Welcome to the home of BlindGumption
What is gumption?
I looked through several search results for a good, brief definition of gumption to provide a link here. I didn't find anything I liked more than the list of words from Alexa (including, "Alexa, give me more definitions for gumption"),
initiative, aggressiveness, resourcefullness, courage, spunk, guts, common sense, shrewdness
in May, 2017, I lost my sight. Since then, I've met a lot of very strong and determined blind people. It's not easy being blind in a sighted world. And it can be tempting to let it get to you. It takes a good bit of gumption to keep your shoulders back, hold your head up, run into that low hanging tree branch (metaphorically, literally), and persevere.
Okay, but, "gumption"?
Yes, "gumption" isn't a commonly heard word these days. And I have already had feedback that it's a strange word, especially to non native English speakers. Here's where it started...
I was listening to the classic book, Zen and the Art of Motorcycle Maintenance. There's a section where the author discuss the idea of gumption. I really liked how he used the term and what it meant to have gumption. It resonated with me and I thought, I wonder if blindgumption.com is available. It was, lucky us.
Also, though this seems to be speculation with general agreement across the sources I searched, gumption has Scottish roots. And really, who doesn't love bagpipe music?
What is BlindGumption?
As a software developer, somewhat advanced in my career, I want to use my experience to do something to promote and benefit the blind community. BlindGumption is part of me figuring out what that will be. I, along with some sighted friends, will be building some web applications. I have at least three goals for these apps.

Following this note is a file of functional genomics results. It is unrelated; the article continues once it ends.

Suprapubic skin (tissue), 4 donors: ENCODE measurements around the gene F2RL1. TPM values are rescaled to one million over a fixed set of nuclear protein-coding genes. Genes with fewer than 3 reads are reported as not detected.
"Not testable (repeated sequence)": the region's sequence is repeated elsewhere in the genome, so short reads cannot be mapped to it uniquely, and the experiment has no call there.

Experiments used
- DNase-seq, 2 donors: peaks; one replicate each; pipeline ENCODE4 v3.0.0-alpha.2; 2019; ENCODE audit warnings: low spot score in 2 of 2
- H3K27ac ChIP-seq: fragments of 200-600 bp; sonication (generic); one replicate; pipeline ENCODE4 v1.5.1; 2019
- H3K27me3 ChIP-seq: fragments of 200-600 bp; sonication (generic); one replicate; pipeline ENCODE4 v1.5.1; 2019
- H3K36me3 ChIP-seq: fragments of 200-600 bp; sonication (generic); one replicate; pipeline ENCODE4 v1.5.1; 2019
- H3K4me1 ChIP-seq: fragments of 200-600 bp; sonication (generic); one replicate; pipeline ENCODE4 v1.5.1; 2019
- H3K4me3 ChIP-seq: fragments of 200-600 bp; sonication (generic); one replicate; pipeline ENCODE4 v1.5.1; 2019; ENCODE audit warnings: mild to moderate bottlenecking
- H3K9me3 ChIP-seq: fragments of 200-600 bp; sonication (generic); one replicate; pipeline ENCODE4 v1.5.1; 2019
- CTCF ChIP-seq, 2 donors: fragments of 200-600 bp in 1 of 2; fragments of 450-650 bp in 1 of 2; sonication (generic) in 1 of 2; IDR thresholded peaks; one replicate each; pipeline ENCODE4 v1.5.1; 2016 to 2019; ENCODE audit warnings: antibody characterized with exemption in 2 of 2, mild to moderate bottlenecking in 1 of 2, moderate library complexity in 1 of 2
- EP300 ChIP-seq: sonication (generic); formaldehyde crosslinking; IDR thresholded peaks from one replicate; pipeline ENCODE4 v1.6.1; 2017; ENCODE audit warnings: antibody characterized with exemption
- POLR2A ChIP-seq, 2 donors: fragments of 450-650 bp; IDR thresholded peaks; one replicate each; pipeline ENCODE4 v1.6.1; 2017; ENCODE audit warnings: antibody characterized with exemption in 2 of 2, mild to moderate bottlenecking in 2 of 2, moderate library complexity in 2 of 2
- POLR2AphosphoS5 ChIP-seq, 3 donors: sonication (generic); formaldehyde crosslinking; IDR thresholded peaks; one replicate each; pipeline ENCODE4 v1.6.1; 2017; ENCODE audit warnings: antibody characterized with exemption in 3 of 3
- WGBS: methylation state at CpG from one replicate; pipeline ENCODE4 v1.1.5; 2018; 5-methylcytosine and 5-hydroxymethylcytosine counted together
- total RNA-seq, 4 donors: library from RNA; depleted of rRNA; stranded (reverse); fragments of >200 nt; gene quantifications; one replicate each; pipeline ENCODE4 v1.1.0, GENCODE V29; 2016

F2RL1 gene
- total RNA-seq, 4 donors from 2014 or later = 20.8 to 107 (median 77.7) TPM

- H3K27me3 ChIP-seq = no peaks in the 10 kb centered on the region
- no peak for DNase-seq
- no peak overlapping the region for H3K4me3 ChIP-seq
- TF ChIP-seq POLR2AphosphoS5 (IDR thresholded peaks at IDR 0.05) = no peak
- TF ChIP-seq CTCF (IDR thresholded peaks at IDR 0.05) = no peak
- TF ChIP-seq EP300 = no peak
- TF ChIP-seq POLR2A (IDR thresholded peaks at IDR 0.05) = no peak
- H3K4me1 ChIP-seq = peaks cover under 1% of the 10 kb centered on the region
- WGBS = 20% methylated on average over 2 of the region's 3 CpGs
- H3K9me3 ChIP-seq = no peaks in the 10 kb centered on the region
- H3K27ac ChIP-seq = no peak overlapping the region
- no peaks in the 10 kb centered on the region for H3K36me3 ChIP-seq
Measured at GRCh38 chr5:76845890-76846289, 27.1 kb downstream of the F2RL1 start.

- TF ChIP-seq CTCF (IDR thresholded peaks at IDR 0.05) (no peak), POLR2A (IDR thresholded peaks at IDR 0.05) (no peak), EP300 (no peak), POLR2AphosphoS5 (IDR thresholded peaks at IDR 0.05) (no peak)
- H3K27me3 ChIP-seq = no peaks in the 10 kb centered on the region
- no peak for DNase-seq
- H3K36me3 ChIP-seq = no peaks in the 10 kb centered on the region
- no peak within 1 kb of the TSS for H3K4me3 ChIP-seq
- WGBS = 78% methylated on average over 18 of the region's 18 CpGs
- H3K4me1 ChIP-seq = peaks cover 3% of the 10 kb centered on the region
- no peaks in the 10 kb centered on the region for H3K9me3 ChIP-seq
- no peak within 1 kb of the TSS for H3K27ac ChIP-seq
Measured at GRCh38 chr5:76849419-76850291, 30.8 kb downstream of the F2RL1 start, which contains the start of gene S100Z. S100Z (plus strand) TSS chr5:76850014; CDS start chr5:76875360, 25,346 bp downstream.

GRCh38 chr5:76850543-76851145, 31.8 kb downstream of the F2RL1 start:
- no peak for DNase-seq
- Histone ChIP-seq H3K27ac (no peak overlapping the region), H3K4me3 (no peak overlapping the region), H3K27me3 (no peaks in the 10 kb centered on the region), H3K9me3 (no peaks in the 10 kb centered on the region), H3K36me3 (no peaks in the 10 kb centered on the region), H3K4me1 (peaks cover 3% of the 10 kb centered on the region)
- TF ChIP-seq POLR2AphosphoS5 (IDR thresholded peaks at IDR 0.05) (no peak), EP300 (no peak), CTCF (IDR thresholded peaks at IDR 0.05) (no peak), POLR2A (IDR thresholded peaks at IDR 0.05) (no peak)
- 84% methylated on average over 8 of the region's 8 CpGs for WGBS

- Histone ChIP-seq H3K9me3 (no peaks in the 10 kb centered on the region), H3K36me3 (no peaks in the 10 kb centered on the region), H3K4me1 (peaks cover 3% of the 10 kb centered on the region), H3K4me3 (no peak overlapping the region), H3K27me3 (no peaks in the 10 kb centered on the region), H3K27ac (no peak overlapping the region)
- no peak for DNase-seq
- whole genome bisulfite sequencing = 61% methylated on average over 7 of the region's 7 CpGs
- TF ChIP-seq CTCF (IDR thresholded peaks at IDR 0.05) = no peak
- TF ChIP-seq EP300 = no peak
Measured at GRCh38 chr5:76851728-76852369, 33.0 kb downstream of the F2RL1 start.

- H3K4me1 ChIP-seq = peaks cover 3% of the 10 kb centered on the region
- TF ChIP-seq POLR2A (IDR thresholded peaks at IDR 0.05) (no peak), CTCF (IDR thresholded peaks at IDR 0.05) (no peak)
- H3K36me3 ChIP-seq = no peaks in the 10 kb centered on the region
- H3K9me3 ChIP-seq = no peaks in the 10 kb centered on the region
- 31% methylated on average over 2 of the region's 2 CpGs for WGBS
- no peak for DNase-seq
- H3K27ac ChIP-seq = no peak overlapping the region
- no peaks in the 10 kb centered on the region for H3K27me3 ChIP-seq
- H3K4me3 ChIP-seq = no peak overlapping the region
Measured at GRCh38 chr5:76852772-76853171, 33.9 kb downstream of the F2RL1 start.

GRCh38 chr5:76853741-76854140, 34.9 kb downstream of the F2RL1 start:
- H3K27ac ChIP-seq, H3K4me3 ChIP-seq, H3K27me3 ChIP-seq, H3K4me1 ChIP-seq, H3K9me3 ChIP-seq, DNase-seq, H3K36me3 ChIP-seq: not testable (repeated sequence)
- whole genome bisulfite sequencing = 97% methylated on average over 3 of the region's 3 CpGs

First, hopefully people will find them useful and enjoyable. Some are intended for a general audience. Some will be targeting software systems design and development, specifically intended to assist blind software engineers.
Second, these applications will be accessible. They can be used as examples of how to build modern web based software using current technologies to build applications that work well with screen readers.
Third, I want to learn how to build accessible web, and maybe mobile, applications. My career has been primarily in building infrastructure to support these applications. It's time I learned front end development. I also want to be able to show others how to build accessible applications. That might be as an accessibility consultant. And hopefully I will be able to teach other blind people to develop software. Time will tell.
Note: I keep using the term accessible and have only referred to the blind. Accessibility applies to more than the blind. There are the deaf, and the blind and deaf. There are the congnatively challenged, those prone to seizures, mobility challenged and many others. My experience is only with blindness. Also, I can't read braille. My goal is any application we build will be accessible to more than just the blind and will work well with a braille display. I'm hoping this comes from being accessible via a screen reader and that there's no audio/video planned in any of these applications. I might be naive, we'll see.
Good Intentions, Taking Notes
As part of the teaching desire I hve for BlindGumption, and for my own place to keep track of thoughts and things I've found useful, I'm planning to create lots of notes.
Becuase I have visions of grandeur, am generally optimistic, and have a high opinion of my own thoughts, I'll try an ensure backward compatibility for any URLs I create in BlindGumption (to not break any of the plethora of links to my content). I also have a dry sense of humor, I hope that was clear.
Who am I?
I'm not ready to say who I am. It's not a big deal and I'm not going out of my way to hide my identity. I'd just rather remain somewhat anonymous for now. If you really want to get in touch with me, I have a gmail account with "blindgumption" as the user name.